Would you say music transformed you as an individual?
I would say without music life would be very dreary. It’s my therapy. Also having grown up in a musical household I have no idea how to even imagine life as most folks live it.
What are the pivotal essentials of being a good music producer? What are the leanings which you have acquired from your work?
What does it take to be the ring master at the circus you mean? Good question. You have to be the equivalent of the movie producer as well as director. With a good dose of cheer leader, peace maker, coach, sales man, arranger, engineer, thrown in.
My job is to realize the client’s vision. In the day’s of record labels that was simple enough. You got paid by the label, now the band or solo artist is the client. Sometimes the requirements of tact messes up the reality of how to make a great record.
When it’s a band that have slogged it out for the last few years and one of the musicians thinks they kow it all and don’t…the only option is to play nice, as not to mess up the vibe. No matter how much you might want to rip your hair out.
What I’ve learned from this is to not take gigs that want my name rather than my help.
You have had a very diverse international influence of music. Has the geographical diversification influenced how you compose music?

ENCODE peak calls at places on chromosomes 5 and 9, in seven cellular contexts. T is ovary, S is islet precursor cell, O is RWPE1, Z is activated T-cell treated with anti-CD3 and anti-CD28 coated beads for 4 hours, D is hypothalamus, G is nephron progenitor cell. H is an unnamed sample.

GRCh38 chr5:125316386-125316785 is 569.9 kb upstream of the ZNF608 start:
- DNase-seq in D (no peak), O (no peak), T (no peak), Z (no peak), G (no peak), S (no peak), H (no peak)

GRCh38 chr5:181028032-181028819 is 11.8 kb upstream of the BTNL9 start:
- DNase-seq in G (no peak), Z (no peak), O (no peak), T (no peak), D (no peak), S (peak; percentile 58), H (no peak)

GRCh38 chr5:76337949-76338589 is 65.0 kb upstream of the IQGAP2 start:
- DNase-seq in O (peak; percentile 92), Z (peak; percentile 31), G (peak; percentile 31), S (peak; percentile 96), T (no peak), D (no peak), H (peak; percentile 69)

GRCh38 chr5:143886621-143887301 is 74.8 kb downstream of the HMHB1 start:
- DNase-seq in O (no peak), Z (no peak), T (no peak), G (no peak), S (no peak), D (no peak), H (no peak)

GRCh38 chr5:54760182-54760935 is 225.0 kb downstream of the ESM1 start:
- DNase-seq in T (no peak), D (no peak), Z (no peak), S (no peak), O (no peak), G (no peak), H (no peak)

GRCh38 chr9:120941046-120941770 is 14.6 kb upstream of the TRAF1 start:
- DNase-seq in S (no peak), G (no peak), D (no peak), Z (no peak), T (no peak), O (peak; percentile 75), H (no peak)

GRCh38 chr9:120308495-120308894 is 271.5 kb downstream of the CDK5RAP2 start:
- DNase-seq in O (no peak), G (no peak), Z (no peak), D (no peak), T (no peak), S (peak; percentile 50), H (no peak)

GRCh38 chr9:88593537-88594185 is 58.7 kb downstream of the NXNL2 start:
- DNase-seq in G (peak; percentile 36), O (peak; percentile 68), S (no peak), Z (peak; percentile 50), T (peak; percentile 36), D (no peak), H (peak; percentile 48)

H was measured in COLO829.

I’m a strong believer that we’re all a product of our surroundings. I don’t think you have to live in Chicago to play Blues, or Seattle for Grunge, but it certainly won’t hurt if you play with guys that are immersed in the genre. But I digress, having had permanent residencies in 5 countries on 3 continents one cannot help being molded by one’s surroundings. Funnily enough the influences usually preceded the travel.
But composition and production for me are a weird thing, I don’t enjoy trying to have a finished aural image in my head. I let the song/composition/production dictate where it wants to go. I merely try to facilitate. Born and raised in Germany I obviously very much have German work habbits, meaning if I work I will do so from when I get up to when I go to bed. Having lived in Los Angeles for a long time means that I try not to work and rather hang in a swimming pool (laughs).
How do you select the tracks you play live? How do you prepare and how do you decide on the opening phase of your set?
Opening the set is easy, I pick what I know are a few of the tried and trues crowd pleasers. The overall setlist depends on venue and their respective clientel. If it’s a Rock crowd at a festival setting or a Jazz joint I more than likely will stretch. Other places it’ll be more the expected fare.
Last but not the least, what is your message for emerging musicians?
Be prepared, look the part, be on time, and don’t be a jack ass. Nobody likes the guy that’s late for lobby call. And you don’t get hired because you’re amazing but rather cause you’re a a good fit. The 20 hours on the tour bus can be an awful hang if you’re the designated knucklehead.